Friday, 18 March 2016 11:48

The suffering of the liquidators

Written by  Urs Fitze

In 1986 and 1987, around 800,000 predominantly young soldiers were deployed at the destroyed reactor in Chernobyl as liquidators to limit the extent of the disaster. Of the over 350,000 Ukrainian liquidators, only half were still alive in 2011, according to official figures.

In 1986 and 1987, around 800,000 predominantly young soldiers were deployed at the destroyed reactor in Chernobyl as liquidators to limit the extent of the disaster. Of the over 350,000 Ukrainian liquidators, only half were still alive in 2011, according to official figures. Well over 100,000 are now invalids, with over 90 per cent of them suffering from predominantly chronic diseases. Angelina Nyagu, a doctor and president of Physicians for Chernobyl, says: "Chernobyl is far from over. It's not just about the health of the hundreds of thousands of people affected by the disaster. It's also about their lack of economic opportunities, their social and mental stress and their dignity." In the meantime, the remaining compensation is slashed for liquidators and evacuees. "The elimination of free medical services in particular hits people the hardest. For some it is a death sentence. Like many war veterans, we are left only with free use of public transport," says Nikolai Isayev, president of the Ukrainian Chernobyl Party, the political arm of the liquidators. Just one-twentieth of the actual needs of the 'Chernobyl invalids' are covered by state benefits. In many cases, the disability pensions barely cover more than the bare minimum needed to survive, "if at all". Isayev was once committed Soviet citizen. The 59-year-old had belonged to a select elite, he enjoyed privileges , earned as much as "a manager in the West today" and was convinced by what they were doing. All that changed with the nuclear disaster, which helped bring on the downfall of the Soviet Union. "Today I really only fight against forgetting." But even today the engineer still doesn't have doubts nuclear energy: "We need the atom, despite all the risks."

 

Read more:

Viktor Pinigen, surveyor and liquidator: „The silence. It was like a vacuum."

Liawon Grischuk, painter and liquidator: "Everyone is dead"

 

Living in the evacuation zone (all images: Urs Fitze)

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Deformed Nature: Spider Webs in the Evacuatin Zone (all images: Timothy Mousseau

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Vassili Alexejewitsch Marchinko: nuclear engineer, liquidator, contaminated by radiation

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Who we are

Founded in 2012, the Association for Sustainable Journalism on the Internet is committed to high-quality, independent on-line journalism that stands the test of time. The association promotes and runs journalistic websites dedicated to topics that are hardly covered any more in conventional media. Its members include journalists, photographers, designers and web designers.

Pressbüro Seegrund, which was founded in 1989, is firmly established in the media landscape. Its focus is on feature reports, reportage and non-fiction books. It has launched a number of online magazines in recent years including www.alpenmagazin.org, www.mangel-und-moral.org, and the latest creation: www.mensch-und-atom.org.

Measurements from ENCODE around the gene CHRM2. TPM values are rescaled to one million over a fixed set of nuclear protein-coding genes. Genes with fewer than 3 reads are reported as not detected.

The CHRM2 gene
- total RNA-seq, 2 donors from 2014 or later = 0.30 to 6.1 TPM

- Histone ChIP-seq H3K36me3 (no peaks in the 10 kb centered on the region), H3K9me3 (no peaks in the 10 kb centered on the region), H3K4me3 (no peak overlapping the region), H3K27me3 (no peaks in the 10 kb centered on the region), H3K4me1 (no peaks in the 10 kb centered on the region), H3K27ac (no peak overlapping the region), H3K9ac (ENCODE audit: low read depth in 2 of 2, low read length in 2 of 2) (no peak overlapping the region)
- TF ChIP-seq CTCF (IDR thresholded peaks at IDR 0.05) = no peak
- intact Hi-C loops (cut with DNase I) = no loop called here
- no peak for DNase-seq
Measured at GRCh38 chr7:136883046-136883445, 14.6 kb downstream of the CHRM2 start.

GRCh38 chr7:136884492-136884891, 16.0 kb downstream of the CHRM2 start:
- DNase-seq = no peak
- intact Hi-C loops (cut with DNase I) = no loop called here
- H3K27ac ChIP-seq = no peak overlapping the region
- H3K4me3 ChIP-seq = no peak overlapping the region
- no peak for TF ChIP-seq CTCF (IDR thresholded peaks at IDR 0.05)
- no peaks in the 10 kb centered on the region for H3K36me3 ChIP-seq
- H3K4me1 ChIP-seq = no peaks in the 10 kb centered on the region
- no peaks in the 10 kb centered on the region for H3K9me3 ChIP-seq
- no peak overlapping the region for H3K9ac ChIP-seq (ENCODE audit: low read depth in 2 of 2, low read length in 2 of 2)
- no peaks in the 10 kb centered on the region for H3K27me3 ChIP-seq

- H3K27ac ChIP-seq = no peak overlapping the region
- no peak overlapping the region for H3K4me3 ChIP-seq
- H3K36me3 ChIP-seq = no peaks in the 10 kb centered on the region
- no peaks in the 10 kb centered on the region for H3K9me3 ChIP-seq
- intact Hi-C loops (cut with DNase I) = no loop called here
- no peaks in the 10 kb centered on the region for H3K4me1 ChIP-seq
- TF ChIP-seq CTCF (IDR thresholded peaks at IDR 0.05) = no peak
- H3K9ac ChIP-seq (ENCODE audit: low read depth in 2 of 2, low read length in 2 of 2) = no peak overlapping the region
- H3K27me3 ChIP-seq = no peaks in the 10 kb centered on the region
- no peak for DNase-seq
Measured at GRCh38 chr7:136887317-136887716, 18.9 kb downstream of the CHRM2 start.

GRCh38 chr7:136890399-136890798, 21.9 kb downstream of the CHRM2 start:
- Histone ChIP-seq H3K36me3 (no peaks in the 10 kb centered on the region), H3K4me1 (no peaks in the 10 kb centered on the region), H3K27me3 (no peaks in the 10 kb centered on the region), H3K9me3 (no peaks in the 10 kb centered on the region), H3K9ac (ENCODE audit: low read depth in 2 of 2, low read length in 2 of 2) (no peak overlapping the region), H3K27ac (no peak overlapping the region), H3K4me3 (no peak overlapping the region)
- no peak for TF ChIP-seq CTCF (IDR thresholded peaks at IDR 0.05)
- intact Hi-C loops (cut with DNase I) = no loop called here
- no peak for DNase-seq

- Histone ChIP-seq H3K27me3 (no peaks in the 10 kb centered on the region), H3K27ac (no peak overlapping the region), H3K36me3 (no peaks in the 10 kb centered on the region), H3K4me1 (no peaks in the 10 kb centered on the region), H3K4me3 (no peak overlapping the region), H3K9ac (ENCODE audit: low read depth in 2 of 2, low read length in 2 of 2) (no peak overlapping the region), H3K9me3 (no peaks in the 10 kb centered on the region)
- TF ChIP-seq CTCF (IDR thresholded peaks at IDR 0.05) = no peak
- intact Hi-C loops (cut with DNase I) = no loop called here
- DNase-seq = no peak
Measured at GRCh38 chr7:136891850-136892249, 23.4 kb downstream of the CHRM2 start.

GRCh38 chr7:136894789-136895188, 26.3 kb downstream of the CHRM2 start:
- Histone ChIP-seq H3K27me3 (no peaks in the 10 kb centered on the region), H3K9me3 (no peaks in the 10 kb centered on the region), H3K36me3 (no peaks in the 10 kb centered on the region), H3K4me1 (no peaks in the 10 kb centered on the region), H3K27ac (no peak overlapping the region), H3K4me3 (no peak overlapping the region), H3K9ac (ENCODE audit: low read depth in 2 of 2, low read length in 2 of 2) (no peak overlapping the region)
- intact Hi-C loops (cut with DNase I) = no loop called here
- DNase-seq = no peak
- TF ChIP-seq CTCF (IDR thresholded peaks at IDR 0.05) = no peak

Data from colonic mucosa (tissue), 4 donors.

About

Publisher:
Association for Sustainable Journalism in Internet,
Neugasse 30,
CH-9000 St. Gallen

 

Editor:
Pressebüro Seegrund,
Neugasse 30, PO Box 445,
CH-9004 St. Gallen,
Tel. +41(0)71 671 10 73,
www.seegrund.ch,

 

Website design and programming:
Eveline Arnold Ukaegbu, Proclamation,
Zypressenstrasse 138,
CH-8004 Zürich,
www.proclamation.ch

 

English translation:
Elana Summers

 

Russian translation:
Alexej Scherbakov

 

Local interpretors: Galina Kovalch (Belarus),
Irina Gasanova (Ukraine), Chikako Yamamoto (Japan)

 

Authors:
Martin Arnold, freelance journalist, author and media entrepreneur for the past 30 years
Urs Fitze, freelance journalist, reportage on politics, the economy, science, travel and the environment" target="_blank">www.seegrund.ch,

 

 

Our Aim

Without provoking or causing a scandal, www.society-and-the-atom.org wants to shake things up a bit by encouraging society to reflect on a subject that affects all of us: nuclear power. It is a subject that polarises, turning opponents and supporters into ideologues. And it is a subject that divides the informed and the uninformed in a way that creates intentional and unintentional dependencies. Against the background of the current debates on the 'energy transition', we want to contribute a critical discussion for all those who want to more know about nuclear power. And we want to do our bit to overcome the deep ideological divide that separates supporters and opponents. When it comes to this subject, the truth very quickly becomes relative – or is made relative. You move around in an area where experts, opinion makers, ideologues, affected persons, victims, lobbyists, politicians and world saviours jostle against each other. Everyone should be able to have their say, to tell their truth. The truth of the radiation victims as well as that of the power plant operators, the supporters and the opponents. The second objective of the book is to explore the many facets of truth – and remain receptive to all those who want to make it comfortable for us.

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